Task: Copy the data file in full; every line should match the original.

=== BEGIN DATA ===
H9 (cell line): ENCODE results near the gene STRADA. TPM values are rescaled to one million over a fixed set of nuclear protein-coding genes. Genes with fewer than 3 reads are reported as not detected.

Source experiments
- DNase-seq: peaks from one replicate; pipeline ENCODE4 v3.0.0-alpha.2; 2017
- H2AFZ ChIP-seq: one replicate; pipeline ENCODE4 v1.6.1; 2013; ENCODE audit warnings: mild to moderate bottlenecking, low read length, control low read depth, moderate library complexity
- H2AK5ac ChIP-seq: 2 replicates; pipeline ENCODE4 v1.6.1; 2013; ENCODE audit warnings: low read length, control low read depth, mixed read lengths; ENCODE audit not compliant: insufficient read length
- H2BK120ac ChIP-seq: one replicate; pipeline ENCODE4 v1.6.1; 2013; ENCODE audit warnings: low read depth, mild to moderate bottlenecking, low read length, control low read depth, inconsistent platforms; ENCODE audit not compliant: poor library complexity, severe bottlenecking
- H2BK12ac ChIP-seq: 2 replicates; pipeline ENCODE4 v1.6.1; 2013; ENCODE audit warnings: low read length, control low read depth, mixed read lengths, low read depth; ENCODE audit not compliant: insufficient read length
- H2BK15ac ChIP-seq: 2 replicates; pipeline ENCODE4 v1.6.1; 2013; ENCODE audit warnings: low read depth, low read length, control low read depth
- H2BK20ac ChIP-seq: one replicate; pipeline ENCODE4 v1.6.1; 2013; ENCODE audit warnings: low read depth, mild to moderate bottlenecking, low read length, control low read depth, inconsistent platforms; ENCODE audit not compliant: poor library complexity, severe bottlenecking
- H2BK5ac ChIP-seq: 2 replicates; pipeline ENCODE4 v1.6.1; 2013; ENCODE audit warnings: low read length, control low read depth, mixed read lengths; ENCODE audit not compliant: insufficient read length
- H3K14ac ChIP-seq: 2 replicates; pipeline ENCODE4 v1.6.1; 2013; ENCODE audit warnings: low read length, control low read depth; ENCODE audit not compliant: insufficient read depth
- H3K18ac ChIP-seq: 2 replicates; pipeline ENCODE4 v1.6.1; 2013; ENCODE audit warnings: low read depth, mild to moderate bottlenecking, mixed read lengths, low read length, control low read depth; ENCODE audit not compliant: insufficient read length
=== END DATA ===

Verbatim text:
H9 (cell line): ENCODE results near the gene STRADA. TPM values are rescaled to one million over a fixed set of nuclear protein-coding genes. Genes with fewer than 3 reads are reported as not detected.

Source experiments
- DNase-seq: peaks from one replicate; pipeline ENCODE4 v3.0.0-alpha.2; 2017
- H2AFZ ChIP-seq: one replicate; pipeline ENCODE4 v1.6.1; 2013; ENCODE audit warnings: mild to moderate bottlenecking, low read length, control low read depth, moderate library complexity
- H2AK5ac ChIP-seq: 2 replicates; pipeline ENCODE4 v1.6.1; 2013; ENCODE audit warnings: low read length, control low read depth, mixed read lengths; ENCODE audit not compliant: insufficient read length
- H2BK120ac ChIP-seq: one replicate; pipeline ENCODE4 v1.6.1; 2013; ENCODE audit warnings: low read depth, mild to moderate bottlenecking, low read length, control low read depth, inconsistent platforms; ENCODE audit not compliant: poor library complexity, severe bottlenecking
- H2BK12ac ChIP-seq: 2 replicates; pipeline ENCODE4 v1.6.1; 2013; ENCODE audit warnings: low read length, control low read depth, mixed read lengths, low read depth; ENCODE audit not compliant: insufficient read length
- H2BK15ac ChIP-seq: 2 replicates; pipeline ENCODE4 v1.6.1; 2013; ENCODE audit warnings: low read depth, low read length, control low read depth
- H2BK20ac ChIP-seq: one replicate; pipeline ENCODE4 v1.6.1; 2013; ENCODE audit warnings: low read depth, mild to moderate bottlenecking, low read length, control low read depth, inconsistent platforms; ENCODE audit not compliant: poor library complexity, severe bottlenecking
- H2BK5ac ChIP-seq: 2 replicates; pipeline ENCODE4 v1.6.1; 2013; ENCODE audit warnings: low read length, control low read depth, mixed read lengths; ENCODE audit not compliant: insufficient read length
- H3K14ac ChIP-seq: 2 replicates; pipeline ENCODE4 v1.6.1; 2013; ENCODE audit warnings: low read length, control low read depth; ENCODE audit not compliant: insufficient read depth
- H3K18ac ChIP-seq: 2 replicates; pipeline ENCODE4 v1.6.1; 2013; ENCODE audit warnings: low read depth, mild to moderate bottlenecking, mixed read lengths, low read length, control low read depth; ENCODE audit not compliant: insufficient read length